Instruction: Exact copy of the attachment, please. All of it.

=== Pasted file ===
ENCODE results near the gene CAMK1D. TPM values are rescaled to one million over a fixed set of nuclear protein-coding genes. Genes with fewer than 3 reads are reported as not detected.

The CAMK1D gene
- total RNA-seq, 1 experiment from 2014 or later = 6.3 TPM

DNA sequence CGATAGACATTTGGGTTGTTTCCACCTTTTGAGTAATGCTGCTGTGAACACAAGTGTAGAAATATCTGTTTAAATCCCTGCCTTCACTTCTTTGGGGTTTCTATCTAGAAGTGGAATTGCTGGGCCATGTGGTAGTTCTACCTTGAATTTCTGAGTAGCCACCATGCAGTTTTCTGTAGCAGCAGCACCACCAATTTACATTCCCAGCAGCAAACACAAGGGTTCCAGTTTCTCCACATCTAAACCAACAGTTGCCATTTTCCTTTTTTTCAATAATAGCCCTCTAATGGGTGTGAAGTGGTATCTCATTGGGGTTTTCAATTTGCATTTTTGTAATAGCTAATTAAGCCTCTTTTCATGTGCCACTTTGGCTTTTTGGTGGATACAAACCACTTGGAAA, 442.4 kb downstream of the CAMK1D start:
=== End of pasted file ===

ENCODE results near the gene CAMK1D. TPM values are rescaled to one million over a fixed set of nuclear protein-coding genes. Genes with fewer than 3 reads are reported as not detected.

The CAMK1D gene
- total RNA-seq, 1 experiment from 2014 or later = 6.3 TPM

DNA sequence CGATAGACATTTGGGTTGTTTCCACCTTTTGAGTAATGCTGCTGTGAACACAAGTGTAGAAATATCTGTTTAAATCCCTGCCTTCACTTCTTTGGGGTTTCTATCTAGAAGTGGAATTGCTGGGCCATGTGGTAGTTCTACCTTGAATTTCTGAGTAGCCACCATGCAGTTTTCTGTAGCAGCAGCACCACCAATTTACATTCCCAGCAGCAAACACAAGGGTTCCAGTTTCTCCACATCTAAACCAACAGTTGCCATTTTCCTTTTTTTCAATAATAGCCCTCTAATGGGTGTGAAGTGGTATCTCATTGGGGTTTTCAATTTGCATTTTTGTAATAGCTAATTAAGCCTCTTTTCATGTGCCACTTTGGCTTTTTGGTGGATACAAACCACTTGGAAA, 442.4 kb downstream of the CAMK1D start: